Five OpenStack solutions tested

The First: Ubuntu!

As unlikely as it may seem, Canonical was the first major distributor with OpenStack. This did not happen by chance, but by orders from the top: From as early as 2012, Canonical founder Mark Shuttleworth decided that Ubuntu would commit to OpenStack. Some observers appeared very surprised at the time, because until Shuttleworth's sudden change of mind, Eucalyptus – which had been released by HP in the meantime – was used at Ubuntu for cloud computing. From version 12.04 onward, Ubuntu not only delivered OpenStack Essex, it also offered commercial support for OpenStack within the framework of distribution support.

Canonical and Ubuntu have, of course, suffered from this step because, in 2012, the quality of OpenStack was far from that of the platform today. Nevertheless, Shuttleworth thought the step was still worthwhile: The ploy of binding OpenStack to Canonical and Ubuntu has more than paid off in the long term. Hardly any other online guide to OpenStack relies so much on distribution combinations as does the latest Ubuntu version (Figure 5), for which Canonical itself offers OpenStack packages.

Figure 5: Ubuntu OpenStack is, in the best sense, original; it is closely related to what OpenStack provides itself.

OpenStack still uses Launchpad – a Canonical product – for bug tracking. Ubuntu is also the only distribution for which packages are available a few hours after the release of a new OpenStack version, which means the combination of Ubuntu and OpenStack offers the greatest flexibility and possibilities for admins.

On one hand, Canonical provides OpenStack packages from the beginning for the current and for the last supported LTS version. For example, current OpenStack version packages are available for Ubuntu 12.04 and 14.04. Ubuntu has assigned members of its server team who take care only of OpenStack integration for these packages. The server team's website [14] provides information on which OpenStack version is still supported by Ubuntu.

However, Canonical wouldn't be Canonical if there wasn't also an Ubuntu cloud. Basically, Ubuntu OpenStack is nothing more than the latest LTS edition as a basis, which makes installing and using OpenStack possible using additional components. The big difference from the do-it-yourself version is just that Ubuntu provides the integration, which you would otherwise have to take care of yourself. Preconfigured integration of this kind offers both advantages and disadvantages – testing will prove this later in detail.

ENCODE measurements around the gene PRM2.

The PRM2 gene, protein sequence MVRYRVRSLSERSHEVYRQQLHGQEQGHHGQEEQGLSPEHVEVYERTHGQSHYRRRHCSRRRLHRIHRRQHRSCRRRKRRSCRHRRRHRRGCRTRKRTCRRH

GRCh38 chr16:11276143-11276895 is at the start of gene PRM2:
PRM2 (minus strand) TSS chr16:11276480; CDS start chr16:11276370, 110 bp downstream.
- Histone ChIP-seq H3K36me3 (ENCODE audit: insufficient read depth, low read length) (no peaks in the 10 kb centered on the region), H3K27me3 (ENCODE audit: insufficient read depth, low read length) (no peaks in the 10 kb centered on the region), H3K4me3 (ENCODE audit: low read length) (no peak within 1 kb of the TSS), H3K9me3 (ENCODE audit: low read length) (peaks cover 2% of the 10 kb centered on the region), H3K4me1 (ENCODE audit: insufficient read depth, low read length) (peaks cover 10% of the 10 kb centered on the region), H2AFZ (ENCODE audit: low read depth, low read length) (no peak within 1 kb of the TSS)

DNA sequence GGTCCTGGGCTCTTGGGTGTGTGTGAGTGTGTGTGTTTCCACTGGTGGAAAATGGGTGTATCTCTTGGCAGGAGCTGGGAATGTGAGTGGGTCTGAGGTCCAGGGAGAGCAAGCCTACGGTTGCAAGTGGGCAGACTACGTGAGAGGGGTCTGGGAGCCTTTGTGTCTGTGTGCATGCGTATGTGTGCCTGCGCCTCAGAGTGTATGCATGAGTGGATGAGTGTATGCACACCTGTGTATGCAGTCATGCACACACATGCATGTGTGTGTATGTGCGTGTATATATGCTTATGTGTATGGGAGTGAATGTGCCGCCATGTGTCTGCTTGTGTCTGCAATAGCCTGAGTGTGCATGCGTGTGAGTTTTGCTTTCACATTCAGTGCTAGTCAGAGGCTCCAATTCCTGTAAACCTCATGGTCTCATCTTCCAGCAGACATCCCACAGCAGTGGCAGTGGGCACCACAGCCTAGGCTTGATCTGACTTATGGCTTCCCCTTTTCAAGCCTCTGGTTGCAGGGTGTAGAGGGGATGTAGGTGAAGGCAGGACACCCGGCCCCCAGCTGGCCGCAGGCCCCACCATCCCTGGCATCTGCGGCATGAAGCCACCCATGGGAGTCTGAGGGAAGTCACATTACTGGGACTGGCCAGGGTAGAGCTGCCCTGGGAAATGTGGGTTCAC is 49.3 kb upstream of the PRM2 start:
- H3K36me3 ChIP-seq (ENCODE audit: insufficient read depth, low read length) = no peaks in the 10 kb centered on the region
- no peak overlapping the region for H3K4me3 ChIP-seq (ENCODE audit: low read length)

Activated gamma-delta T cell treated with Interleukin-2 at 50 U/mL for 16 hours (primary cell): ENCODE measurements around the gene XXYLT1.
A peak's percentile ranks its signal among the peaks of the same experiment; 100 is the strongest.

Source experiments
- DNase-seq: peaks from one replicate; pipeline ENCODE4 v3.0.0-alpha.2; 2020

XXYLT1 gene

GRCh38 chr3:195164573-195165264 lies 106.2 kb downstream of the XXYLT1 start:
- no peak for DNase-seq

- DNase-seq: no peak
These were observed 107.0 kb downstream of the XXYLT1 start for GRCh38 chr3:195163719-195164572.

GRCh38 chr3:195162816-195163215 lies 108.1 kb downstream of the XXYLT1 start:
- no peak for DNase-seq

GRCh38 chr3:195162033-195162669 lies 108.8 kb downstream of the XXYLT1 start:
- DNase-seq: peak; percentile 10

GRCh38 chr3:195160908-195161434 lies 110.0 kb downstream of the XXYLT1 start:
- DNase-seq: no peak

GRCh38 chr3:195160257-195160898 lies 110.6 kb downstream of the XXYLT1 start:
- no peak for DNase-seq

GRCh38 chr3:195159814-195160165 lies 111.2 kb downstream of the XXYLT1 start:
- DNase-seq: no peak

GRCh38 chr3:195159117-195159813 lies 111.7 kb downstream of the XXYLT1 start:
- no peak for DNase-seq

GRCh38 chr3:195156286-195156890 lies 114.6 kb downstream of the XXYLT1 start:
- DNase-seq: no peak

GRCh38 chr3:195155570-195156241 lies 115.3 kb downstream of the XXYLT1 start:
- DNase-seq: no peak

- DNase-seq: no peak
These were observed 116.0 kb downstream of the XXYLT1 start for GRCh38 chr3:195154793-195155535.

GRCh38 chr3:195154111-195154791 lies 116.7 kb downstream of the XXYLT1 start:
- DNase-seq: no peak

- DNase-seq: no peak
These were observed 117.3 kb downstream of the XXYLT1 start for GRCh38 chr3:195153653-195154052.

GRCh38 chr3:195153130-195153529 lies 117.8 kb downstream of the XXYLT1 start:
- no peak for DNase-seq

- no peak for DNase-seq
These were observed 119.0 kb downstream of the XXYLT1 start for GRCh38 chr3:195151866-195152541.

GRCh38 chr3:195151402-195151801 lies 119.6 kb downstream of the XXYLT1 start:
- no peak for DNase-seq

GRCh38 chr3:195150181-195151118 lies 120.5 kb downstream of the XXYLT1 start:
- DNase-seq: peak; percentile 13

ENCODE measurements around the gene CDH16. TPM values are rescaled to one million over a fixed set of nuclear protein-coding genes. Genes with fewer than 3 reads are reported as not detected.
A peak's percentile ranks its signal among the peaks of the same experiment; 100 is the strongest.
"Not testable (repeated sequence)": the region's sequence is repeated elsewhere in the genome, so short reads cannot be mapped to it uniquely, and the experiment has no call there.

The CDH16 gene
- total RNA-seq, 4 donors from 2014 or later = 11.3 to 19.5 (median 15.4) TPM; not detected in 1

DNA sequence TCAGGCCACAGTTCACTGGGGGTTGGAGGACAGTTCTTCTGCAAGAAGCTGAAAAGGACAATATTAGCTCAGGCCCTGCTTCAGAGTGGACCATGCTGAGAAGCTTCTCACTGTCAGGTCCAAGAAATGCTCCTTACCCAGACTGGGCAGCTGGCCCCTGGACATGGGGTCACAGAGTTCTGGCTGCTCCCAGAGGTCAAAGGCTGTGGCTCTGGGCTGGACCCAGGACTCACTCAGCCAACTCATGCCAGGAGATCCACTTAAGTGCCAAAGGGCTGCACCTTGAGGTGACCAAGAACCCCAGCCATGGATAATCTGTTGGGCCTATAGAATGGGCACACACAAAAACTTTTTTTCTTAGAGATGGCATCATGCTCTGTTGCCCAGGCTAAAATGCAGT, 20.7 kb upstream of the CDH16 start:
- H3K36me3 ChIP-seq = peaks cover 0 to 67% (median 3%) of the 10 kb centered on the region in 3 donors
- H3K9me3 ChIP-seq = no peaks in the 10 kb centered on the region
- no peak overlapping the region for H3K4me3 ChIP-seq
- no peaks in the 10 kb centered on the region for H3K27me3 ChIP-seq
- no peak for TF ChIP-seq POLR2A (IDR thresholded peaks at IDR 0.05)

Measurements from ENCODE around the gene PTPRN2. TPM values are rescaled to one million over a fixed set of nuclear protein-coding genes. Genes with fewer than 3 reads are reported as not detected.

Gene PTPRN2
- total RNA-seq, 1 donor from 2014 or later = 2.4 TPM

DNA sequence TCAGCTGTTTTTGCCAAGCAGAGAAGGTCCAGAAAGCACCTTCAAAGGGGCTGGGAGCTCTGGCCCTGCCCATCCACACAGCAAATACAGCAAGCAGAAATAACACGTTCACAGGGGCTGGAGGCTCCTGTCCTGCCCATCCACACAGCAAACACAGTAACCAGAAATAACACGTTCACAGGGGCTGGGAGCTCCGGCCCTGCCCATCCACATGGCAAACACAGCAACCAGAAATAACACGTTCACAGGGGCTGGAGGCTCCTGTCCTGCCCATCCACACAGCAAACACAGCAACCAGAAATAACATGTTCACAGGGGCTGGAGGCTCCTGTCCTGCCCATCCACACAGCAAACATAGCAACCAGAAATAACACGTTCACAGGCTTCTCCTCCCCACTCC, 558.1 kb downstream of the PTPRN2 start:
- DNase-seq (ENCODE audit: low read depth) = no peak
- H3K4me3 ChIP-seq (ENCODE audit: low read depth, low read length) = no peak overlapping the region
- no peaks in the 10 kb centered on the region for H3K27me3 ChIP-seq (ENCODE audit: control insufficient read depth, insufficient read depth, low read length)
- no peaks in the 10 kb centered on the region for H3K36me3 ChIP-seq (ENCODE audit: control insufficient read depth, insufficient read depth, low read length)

Ubuntu Quick-Start with DevStack

The fastest way to get a solid OpenStack base is to combine a classic LTS installation and the Ubuntu OpenStack packages. Canonical tries to keep its packages as close as possible to the originals published by OpenStack itself. Canonical only provides a typical Ubuntu theme for the dashboard (Figure 6).

Figure 6: The OpenStack dashboard in Ubuntu 14.04.

The downside to OpenStack from the manufacturer is that you are left to complete the entire integration (e.g., the configuration of individual services). This might be useful the first time as a learning experience, but it is certainly not good for productivity. The deployment tool DevStack [15] is popular because it launches a clean OpenStack and equips it with configuration files at the same time.

Anyone who combines an LTS installation with the OpenStack packages from Ubuntu can at least avoid the Puppet modules for the OpenStack parts. Writing a site manifest might still be required, but you will receive a reproducible setup for your pains. No provisions for high availability (HA) are made in this version. At least Ubuntu provides some of the necessary tools, such as MaaS (metal as a service, Canonical bare-metal deployment), free of charge. Their own deployment tool is available in the form of Juju, which carries out tasks similar to those performed by Puppet or Chef.

Questions arise as to whether it is really useful to take a freshly installed Ubuntu and then jazz it up using MaaS, OpenStack, Juju, and other components when you could just buy the whole thing ready-made, because Ubuntu OpenStack is exactly that: a complete OpenStack (i.e., an OpenStack product like those provided by Red Hat and SUSE).

The big difference between the Red Hat and SUSE versions and Ubuntu's is that Ubuntu also provides the OpenStack packages separately, so you can tinker with them if you want. If you're not inclined to tinker, turn to Ubuntu OpenStack, and you'll get similar results. Ubuntu OpenStack essentially contains four components: the most recent Ubuntu LTS, MaaS, Juju, and Landscape, the central management tool that Ubuntu also uses to handle distribution support.

Unlike the SUSE or Red Hat OpenStack solutions, Ubuntu OpenStack does not yet come as an installation CD. Instead, Ubuntu publishes instructions on how users can get their cloud up and running fast. Following the instructions worked very well in our lab, but it is not exactly suitable for the Enterprise. It may be only a matter of time before Canonical distributes the product on CD or USB flash drive and also attaches a colorful installer to makes things even easier.

In terms of price, Canonical is certainly oriented toward the upper end, as reflected the bill. If you have more than 10 physical and 10 virtual machines, the smallest package is for up to 100 computers and costs EUR80,000/$75,000 per year.